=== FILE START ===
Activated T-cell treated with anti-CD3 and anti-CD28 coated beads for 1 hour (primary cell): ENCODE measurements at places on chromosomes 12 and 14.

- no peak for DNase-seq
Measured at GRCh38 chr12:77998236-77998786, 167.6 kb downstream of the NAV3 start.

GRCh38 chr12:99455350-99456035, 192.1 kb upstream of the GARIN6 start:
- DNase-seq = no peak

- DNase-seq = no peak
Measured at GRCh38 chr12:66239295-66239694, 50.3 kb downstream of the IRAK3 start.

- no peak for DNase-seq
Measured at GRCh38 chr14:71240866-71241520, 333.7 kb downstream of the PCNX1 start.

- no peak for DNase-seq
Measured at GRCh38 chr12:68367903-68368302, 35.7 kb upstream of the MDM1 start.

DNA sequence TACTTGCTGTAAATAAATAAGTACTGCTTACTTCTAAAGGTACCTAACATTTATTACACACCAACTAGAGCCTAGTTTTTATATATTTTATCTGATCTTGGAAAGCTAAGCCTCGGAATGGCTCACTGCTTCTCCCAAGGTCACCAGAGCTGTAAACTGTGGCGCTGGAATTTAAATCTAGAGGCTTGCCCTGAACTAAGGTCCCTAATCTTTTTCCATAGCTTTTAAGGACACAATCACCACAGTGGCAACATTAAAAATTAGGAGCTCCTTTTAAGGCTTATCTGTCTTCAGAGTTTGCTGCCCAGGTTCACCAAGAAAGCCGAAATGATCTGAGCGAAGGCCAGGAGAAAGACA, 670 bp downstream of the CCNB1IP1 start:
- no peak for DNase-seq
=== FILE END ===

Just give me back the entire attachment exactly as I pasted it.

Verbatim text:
Activated T-cell treated with anti-CD3 and anti-CD28 coated beads for 1 hour (primary cell): ENCODE measurements at places on chromosomes 12 and 14.

- no peak for DNase-seq
Measured at GRCh38 chr12:77998236-77998786, 167.6 kb downstream of the NAV3 start.

GRCh38 chr12:99455350-99456035, 192.1 kb upstream of the GARIN6 start:
- DNase-seq = no peak

- DNase-seq = no peak
Measured at GRCh38 chr12:66239295-66239694, 50.3 kb downstream of the IRAK3 start.

- no peak for DNase-seq
Measured at GRCh38 chr14:71240866-71241520, 333.7 kb downstream of the PCNX1 start.

- no peak for DNase-seq
Measured at GRCh38 chr12:68367903-68368302, 35.7 kb upstream of the MDM1 start.

DNA sequence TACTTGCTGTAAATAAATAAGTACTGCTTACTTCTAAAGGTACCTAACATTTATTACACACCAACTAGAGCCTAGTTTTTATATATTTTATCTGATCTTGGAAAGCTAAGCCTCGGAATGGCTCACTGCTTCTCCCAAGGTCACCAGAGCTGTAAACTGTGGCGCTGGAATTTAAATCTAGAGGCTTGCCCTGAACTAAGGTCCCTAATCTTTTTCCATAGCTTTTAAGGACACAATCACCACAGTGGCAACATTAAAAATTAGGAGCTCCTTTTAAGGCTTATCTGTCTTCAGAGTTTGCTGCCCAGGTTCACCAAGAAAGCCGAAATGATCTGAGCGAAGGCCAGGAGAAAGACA, 670 bp downstream of the CCNB1IP1 start:
- no peak for DNase-seq